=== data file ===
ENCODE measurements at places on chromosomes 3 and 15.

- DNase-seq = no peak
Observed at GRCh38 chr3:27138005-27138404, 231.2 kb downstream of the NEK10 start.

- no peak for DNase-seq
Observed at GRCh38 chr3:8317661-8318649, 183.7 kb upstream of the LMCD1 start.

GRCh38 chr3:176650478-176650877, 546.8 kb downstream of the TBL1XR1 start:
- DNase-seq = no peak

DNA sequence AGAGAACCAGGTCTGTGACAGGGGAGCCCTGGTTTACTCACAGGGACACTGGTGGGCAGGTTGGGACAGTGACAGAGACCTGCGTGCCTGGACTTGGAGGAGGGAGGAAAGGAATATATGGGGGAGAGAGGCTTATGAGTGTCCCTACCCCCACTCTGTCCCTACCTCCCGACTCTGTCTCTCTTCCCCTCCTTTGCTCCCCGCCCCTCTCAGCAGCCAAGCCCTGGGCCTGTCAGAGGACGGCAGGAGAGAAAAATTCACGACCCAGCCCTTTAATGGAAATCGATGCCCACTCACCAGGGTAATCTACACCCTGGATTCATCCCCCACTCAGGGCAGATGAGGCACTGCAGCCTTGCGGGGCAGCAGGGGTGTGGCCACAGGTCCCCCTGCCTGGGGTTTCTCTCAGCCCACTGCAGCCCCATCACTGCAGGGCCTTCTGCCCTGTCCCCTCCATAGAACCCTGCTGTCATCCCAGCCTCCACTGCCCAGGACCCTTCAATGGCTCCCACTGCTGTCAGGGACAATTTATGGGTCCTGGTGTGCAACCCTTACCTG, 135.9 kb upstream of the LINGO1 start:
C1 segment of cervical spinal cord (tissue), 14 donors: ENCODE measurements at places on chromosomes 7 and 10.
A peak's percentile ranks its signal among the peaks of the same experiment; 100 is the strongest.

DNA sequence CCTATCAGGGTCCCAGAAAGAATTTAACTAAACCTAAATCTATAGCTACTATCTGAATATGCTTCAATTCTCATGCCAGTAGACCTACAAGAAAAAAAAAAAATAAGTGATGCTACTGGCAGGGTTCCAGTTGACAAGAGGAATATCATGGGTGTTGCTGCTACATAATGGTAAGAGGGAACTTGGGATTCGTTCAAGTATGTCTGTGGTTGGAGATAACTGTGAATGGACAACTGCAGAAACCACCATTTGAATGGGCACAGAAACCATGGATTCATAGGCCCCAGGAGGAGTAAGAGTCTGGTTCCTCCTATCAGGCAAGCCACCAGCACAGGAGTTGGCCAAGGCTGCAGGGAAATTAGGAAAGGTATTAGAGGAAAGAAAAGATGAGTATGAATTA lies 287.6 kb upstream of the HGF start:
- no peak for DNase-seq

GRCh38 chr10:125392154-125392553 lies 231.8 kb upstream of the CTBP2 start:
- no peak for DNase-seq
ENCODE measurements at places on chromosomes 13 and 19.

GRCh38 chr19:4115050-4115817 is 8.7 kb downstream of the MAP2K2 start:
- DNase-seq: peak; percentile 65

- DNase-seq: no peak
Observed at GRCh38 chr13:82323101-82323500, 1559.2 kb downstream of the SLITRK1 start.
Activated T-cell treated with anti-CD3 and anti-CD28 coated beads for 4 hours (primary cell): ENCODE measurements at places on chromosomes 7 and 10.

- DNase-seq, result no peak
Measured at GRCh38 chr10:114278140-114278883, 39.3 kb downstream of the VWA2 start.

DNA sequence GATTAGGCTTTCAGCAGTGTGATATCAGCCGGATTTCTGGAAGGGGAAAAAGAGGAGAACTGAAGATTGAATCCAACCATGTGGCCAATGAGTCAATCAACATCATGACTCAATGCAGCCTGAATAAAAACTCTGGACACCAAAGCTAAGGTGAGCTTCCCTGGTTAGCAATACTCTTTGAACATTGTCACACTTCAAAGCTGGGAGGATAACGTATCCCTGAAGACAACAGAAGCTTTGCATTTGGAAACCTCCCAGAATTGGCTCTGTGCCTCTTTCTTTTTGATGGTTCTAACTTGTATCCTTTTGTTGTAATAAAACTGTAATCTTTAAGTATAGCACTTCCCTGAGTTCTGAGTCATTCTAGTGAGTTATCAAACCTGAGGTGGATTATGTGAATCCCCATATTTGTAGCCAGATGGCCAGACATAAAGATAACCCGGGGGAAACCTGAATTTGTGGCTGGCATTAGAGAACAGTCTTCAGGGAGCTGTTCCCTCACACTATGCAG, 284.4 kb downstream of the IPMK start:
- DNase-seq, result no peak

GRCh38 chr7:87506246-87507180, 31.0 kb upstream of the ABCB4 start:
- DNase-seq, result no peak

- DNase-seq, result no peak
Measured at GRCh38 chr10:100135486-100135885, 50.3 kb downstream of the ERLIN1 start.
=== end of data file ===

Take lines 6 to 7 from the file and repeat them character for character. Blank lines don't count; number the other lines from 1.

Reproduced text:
GRCh38 chr3:176650478-176650877, 546.8 kb downstream of the TBL1XR1 start:
- DNase-seq = no peak